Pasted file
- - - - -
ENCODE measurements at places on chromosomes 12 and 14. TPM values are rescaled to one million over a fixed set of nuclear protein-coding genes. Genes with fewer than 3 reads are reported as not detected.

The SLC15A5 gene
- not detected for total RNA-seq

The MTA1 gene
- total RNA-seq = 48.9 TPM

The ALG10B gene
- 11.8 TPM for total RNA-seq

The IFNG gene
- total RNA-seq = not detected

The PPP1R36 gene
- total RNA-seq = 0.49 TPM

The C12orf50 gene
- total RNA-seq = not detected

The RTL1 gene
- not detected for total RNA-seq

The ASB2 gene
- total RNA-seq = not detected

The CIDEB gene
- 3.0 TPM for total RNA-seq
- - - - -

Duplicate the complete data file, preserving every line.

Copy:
ENCODE measurements at places on chromosomes 12 and 14. TPM values are rescaled to one million over a fixed set of nuclear protein-coding genes. Genes with fewer than 3 reads are reported as not detected.

The SLC15A5 gene
- not detected for total RNA-seq

The MTA1 gene
- total RNA-seq = 48.9 TPM

The ALG10B gene
- 11.8 TPM for total RNA-seq

The IFNG gene
- total RNA-seq = not detected

The PPP1R36 gene
- total RNA-seq = 0.49 TPM

The C12orf50 gene
- total RNA-seq = not detected

The RTL1 gene
- not detected for total RNA-seq

The ASB2 gene
- total RNA-seq = not detected

The CIDEB gene
- 3.0 TPM for total RNA-seq